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I don’t know what the French equivalent for “fuck-up” is, but David Wozniak has probably been called it a lot. In his 40-some years in Montreal, he’s been a failure at pretty much everything. His pregnant girlfriend would rather raise their baby alone than have to depend on him for anything. He’s deep in debt, and not with the kind of loans that you can renegotiate. He thinks a sound business investment is paying $500 for a Hall and Oates guitar pick. He only has a job because his father owns a successful butcher shop.

The one skill he has, he hasn’t even exercised in 20 years: As a young man, he raised money for a vacation for his parents my selling his sperm to a clinic every day for 23 months. The clinic certainly got their money’s worth: As a lawsuit against them reveals David is the father of 533 children. And 142 of them want to know who he is.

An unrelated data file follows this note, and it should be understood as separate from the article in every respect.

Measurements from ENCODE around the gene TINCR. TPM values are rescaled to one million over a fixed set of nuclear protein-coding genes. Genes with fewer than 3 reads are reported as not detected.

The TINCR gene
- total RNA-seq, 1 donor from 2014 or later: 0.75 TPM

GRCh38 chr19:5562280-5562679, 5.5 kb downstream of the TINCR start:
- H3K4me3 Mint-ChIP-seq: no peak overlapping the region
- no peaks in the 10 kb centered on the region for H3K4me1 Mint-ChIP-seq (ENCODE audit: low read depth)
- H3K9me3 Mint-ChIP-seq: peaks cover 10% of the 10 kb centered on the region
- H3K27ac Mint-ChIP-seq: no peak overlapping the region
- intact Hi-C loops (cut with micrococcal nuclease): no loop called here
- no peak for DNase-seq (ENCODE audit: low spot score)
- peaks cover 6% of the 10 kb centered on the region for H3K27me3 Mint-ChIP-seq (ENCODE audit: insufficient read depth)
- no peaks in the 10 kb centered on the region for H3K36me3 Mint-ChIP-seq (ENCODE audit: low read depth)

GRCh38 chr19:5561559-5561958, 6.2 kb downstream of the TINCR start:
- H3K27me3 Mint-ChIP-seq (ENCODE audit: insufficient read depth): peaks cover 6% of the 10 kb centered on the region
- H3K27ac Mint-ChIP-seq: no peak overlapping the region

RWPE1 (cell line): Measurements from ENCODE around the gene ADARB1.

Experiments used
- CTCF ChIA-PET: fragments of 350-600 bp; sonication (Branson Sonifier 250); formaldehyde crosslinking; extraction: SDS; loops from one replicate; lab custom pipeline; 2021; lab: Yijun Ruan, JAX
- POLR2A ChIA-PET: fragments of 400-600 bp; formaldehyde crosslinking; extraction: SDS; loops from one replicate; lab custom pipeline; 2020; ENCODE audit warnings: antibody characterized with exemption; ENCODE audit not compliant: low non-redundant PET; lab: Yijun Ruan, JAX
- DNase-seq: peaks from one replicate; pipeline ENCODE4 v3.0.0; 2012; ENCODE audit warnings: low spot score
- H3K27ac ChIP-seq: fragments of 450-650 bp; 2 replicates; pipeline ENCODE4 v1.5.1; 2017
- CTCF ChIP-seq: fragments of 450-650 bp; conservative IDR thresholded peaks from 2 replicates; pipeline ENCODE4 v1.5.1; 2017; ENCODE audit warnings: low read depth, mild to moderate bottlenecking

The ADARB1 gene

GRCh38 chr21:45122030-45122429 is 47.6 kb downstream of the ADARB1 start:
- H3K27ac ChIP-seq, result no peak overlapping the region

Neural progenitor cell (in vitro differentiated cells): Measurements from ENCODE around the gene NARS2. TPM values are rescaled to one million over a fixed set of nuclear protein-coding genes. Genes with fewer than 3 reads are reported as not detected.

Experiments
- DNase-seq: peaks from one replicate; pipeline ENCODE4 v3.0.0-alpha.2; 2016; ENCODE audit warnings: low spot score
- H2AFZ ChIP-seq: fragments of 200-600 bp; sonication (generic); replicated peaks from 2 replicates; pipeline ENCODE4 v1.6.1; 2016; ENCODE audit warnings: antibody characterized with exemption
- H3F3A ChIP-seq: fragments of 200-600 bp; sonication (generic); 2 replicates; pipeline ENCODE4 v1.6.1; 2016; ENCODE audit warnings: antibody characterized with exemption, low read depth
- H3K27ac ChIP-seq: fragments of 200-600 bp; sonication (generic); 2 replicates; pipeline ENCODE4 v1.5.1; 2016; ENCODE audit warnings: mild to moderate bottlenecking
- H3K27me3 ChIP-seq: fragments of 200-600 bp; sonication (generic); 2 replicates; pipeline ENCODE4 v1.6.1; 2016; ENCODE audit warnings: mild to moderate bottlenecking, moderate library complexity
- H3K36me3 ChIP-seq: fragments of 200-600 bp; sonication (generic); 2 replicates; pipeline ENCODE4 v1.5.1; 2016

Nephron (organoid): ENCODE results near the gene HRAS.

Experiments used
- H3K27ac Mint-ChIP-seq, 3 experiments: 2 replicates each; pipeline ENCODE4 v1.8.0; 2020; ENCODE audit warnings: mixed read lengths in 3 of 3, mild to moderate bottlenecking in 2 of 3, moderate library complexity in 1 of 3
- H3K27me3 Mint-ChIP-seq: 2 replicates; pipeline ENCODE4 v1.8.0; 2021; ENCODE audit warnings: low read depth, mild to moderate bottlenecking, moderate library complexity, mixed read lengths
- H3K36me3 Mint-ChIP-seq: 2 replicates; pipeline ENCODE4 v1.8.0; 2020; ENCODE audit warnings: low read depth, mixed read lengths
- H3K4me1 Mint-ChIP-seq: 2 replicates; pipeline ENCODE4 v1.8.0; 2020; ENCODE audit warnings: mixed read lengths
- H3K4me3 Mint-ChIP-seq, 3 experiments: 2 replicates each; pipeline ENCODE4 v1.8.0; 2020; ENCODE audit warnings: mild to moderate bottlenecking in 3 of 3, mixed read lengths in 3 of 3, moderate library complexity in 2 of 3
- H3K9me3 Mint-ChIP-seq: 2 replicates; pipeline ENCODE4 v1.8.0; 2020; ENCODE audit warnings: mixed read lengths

With a premise like this, you might expect an homage to the finale of Buster Keaton’s Seven Chances, with a hundred women in bridal dresses replaced by 142 young men and women calling “Mon père! Mon père!” as they chase David down Rue St. Catherine. Or perhaps a tip of the hat to Peter Greenaway’s The Falls as David looks up so many people connected by this one random event.

Instead, Starbuck is the model of what Québécois audiences like in a comedy: a bit of bawdiness, a soupçon of buffoonery, and a lot of sentimentality. As played by Patrick Huard, David is unshaven, unkempt, and bearish, but not so slovenly to be unappealing. (One of the film’s funniest moment involves a bear hug among 146 people.) The plot is casual at best, but doesn’t get in the way of David’s maturation. Writer-director Ken Scott has already filmed an American remake, retitled Delivery Man and due in theaters this October. Unfortunately his star will be Vince Vaughn, who is at his worst with this kind of material. See the original while you have the chance.

Watch the trailer for Starbuck

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